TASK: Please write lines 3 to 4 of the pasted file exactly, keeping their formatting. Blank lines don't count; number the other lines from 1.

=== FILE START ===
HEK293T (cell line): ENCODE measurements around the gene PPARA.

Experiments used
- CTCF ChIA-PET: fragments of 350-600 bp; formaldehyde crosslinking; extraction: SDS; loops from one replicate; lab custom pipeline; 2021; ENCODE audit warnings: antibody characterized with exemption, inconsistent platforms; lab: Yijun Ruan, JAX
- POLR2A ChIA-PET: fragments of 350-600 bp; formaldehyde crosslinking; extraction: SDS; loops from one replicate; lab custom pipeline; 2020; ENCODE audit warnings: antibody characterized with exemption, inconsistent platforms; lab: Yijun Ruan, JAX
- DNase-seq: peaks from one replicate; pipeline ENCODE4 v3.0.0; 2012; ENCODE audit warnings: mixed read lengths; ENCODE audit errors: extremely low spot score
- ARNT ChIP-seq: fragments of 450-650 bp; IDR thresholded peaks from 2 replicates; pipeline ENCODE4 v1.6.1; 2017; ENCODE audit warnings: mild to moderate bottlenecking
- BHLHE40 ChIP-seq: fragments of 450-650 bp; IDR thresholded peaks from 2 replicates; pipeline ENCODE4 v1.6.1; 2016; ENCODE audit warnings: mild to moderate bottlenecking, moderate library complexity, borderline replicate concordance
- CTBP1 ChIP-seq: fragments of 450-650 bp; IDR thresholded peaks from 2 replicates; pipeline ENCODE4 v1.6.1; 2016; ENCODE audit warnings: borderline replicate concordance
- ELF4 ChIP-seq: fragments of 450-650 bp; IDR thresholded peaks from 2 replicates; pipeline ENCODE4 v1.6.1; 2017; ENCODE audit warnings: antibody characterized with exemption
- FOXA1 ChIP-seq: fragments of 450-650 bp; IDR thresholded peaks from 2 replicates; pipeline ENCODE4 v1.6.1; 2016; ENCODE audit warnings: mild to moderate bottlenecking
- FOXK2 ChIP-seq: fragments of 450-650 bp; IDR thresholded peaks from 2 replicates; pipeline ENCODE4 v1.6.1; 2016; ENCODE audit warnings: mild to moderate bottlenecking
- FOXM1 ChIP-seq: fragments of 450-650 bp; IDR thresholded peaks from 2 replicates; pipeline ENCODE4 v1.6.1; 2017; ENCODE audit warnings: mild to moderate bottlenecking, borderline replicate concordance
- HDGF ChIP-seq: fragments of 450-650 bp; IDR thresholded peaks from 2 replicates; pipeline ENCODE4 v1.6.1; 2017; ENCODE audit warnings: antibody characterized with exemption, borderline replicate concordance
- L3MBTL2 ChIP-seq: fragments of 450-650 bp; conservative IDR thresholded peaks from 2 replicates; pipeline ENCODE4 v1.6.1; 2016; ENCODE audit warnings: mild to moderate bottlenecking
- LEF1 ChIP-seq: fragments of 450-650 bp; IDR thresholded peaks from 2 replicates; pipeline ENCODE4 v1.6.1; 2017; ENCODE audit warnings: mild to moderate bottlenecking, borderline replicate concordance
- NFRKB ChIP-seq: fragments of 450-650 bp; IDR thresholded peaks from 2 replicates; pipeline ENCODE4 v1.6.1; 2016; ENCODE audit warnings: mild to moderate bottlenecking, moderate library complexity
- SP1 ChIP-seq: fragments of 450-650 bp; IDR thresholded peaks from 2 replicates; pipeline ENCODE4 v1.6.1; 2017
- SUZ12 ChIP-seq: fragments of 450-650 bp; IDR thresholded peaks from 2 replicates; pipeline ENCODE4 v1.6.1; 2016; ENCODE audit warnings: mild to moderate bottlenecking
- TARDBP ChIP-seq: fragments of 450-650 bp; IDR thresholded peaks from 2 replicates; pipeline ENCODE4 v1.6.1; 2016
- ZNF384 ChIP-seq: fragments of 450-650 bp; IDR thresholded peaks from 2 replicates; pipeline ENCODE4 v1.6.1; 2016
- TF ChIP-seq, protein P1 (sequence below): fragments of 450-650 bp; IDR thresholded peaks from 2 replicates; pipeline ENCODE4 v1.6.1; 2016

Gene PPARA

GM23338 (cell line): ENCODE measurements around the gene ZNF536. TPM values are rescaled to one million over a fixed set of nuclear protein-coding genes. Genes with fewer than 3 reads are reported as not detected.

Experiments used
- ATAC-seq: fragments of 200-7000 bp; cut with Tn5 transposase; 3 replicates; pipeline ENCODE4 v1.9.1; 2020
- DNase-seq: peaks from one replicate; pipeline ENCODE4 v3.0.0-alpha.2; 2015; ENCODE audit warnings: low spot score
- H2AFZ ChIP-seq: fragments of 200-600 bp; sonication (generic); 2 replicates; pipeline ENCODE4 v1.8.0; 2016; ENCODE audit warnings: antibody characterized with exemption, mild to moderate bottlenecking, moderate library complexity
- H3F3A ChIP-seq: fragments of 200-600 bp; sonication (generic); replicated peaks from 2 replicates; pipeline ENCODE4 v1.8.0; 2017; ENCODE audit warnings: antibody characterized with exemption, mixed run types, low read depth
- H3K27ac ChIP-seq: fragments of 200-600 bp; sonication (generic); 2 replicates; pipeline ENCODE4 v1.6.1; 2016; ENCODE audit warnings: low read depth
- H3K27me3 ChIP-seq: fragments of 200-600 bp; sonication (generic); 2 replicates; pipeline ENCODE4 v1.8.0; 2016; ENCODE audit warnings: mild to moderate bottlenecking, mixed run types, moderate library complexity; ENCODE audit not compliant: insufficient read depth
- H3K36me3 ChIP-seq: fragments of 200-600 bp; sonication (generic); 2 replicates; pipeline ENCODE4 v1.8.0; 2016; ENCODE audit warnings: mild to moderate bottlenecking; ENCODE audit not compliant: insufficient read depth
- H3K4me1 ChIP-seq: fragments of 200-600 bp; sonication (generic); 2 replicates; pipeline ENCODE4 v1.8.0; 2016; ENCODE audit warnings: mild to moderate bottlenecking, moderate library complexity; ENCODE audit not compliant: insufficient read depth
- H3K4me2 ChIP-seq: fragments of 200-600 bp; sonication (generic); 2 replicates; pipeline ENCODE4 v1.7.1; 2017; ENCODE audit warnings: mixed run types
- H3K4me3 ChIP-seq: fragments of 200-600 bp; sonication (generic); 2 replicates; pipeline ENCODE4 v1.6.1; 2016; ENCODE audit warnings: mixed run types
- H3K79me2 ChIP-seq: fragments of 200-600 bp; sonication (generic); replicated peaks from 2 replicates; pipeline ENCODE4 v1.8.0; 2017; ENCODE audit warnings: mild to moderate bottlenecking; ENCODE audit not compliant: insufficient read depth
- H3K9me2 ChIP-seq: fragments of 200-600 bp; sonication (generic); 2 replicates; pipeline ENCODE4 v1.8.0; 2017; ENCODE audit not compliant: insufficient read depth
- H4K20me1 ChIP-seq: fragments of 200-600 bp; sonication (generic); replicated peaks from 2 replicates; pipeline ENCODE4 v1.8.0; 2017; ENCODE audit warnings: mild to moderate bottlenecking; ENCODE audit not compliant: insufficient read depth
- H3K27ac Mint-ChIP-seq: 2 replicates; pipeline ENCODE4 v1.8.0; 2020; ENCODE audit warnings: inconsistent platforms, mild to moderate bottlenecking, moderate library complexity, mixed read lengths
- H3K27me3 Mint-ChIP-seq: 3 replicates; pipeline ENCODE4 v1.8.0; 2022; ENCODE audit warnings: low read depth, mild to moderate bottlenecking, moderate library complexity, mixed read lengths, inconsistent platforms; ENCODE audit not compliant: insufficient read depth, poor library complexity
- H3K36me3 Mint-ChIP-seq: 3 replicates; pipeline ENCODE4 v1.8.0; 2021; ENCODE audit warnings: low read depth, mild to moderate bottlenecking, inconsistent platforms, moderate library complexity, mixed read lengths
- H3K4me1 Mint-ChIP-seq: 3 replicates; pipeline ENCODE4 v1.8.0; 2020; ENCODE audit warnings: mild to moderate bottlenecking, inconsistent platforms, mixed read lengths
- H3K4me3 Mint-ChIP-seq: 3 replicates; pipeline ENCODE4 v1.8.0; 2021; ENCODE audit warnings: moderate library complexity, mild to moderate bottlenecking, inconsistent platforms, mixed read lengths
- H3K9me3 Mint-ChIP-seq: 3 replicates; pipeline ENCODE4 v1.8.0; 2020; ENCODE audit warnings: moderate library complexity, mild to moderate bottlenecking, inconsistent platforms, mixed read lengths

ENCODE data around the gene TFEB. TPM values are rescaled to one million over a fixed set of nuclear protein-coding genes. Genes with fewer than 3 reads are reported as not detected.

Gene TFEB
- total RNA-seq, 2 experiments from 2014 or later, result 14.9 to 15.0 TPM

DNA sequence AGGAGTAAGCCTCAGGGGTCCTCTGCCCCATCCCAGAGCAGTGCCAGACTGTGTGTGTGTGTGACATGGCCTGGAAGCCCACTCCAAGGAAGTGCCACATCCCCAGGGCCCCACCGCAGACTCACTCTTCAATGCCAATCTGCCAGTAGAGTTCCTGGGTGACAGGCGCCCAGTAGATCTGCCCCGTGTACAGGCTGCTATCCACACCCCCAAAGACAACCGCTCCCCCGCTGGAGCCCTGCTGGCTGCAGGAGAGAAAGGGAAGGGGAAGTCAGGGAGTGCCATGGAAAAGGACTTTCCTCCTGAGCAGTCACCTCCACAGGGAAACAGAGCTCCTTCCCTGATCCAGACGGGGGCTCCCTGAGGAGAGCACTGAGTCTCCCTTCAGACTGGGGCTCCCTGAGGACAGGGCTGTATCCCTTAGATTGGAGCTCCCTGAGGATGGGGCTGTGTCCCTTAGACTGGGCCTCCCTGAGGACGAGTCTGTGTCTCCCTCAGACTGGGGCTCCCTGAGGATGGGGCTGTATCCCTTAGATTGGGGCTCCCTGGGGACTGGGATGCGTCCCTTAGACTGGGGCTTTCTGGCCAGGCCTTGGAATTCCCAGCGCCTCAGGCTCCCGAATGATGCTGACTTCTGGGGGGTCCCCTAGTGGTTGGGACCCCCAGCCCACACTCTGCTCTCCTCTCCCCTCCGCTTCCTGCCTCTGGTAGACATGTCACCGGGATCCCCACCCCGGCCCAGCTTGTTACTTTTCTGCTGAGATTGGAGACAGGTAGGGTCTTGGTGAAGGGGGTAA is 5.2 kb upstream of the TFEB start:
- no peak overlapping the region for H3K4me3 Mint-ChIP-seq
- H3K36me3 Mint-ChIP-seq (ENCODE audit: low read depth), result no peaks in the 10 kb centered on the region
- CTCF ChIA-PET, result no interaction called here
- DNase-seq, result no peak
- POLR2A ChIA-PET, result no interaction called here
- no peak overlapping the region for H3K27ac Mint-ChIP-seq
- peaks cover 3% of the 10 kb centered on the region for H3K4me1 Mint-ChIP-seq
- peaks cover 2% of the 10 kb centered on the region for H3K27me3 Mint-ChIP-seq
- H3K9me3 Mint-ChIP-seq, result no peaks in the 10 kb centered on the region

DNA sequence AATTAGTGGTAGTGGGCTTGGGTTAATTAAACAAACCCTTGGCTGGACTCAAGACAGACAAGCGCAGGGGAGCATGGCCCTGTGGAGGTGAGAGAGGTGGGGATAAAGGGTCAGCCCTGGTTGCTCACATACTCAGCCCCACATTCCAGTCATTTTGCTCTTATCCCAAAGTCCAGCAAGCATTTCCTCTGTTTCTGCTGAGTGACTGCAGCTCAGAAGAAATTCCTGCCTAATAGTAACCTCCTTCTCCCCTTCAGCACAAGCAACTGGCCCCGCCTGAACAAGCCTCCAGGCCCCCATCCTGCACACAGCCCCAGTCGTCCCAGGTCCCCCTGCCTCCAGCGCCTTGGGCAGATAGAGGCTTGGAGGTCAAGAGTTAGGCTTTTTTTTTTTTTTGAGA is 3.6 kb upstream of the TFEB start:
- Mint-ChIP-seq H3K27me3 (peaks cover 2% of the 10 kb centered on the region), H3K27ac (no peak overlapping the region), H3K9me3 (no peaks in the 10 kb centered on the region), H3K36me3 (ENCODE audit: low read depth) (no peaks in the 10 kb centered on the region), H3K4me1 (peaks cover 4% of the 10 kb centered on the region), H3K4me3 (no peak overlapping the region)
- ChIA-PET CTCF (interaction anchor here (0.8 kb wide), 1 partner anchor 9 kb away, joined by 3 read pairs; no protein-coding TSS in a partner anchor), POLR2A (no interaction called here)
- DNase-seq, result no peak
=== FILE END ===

- CTCF ChIA-PET: fragments of 350-600 bp; formaldehyde crosslinking; extraction: SDS; loops from one replicate; lab custom pipeline; 2021; ENCODE audit warnings: antibody characterized with exemption, inconsistent platforms; lab: Yijun Ruan, JAX
- POLR2A ChIA-PET: fragments of 350-600 bp; formaldehyde crosslinking; extraction: SDS; loops from one replicate; lab custom pipeline; 2020; ENCODE audit warnings: antibody characterized with exemption, inconsistent platforms; lab: Yijun Ruan, JAX